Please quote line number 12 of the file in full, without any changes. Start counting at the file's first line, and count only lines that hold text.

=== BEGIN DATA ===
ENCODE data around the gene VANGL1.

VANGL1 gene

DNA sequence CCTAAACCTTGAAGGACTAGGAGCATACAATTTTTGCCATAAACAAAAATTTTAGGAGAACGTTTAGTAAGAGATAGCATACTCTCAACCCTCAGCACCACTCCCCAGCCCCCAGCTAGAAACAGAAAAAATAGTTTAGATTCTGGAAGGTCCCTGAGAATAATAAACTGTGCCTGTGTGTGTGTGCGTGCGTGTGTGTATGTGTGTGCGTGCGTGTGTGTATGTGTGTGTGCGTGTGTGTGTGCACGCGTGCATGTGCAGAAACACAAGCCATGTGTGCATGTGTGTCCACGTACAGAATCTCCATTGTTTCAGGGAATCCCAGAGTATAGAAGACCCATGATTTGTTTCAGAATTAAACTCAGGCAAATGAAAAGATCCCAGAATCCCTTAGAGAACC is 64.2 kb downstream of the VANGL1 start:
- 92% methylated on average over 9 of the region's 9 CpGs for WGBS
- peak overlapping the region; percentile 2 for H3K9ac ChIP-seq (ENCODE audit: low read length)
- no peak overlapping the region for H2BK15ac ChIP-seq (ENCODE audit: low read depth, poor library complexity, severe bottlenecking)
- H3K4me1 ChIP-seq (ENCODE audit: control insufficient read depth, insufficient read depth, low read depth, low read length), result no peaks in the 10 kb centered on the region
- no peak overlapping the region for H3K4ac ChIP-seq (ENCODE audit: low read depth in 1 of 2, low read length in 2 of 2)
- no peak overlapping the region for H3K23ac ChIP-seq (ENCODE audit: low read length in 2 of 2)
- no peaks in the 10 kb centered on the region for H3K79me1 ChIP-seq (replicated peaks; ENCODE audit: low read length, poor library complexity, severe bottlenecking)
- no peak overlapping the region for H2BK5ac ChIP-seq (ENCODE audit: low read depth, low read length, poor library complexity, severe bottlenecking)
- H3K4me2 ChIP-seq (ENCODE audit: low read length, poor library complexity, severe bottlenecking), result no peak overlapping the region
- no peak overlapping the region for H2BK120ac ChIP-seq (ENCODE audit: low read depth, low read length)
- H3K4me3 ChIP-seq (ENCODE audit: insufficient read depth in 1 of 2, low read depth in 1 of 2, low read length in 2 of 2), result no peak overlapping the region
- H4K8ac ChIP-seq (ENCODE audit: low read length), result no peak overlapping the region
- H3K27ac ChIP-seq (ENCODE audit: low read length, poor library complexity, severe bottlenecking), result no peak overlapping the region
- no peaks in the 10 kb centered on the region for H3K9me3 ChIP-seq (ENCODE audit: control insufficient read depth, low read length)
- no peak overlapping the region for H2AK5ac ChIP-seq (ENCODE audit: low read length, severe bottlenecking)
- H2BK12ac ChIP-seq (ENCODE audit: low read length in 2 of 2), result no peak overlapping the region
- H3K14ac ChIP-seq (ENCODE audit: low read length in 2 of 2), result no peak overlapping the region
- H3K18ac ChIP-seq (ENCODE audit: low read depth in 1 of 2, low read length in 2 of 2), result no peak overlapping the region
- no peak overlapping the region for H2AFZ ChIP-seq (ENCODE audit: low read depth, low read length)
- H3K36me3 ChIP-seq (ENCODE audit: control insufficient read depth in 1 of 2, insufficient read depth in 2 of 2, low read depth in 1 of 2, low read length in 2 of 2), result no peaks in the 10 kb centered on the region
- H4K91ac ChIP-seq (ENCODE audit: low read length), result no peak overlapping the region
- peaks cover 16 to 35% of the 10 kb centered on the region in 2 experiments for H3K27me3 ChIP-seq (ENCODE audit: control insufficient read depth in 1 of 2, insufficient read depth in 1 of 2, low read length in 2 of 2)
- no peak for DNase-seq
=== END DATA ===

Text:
- H3K4me2 ChIP-seq (ENCODE audit: low read length, poor library complexity, severe bottlenecking), result no peak overlapping the region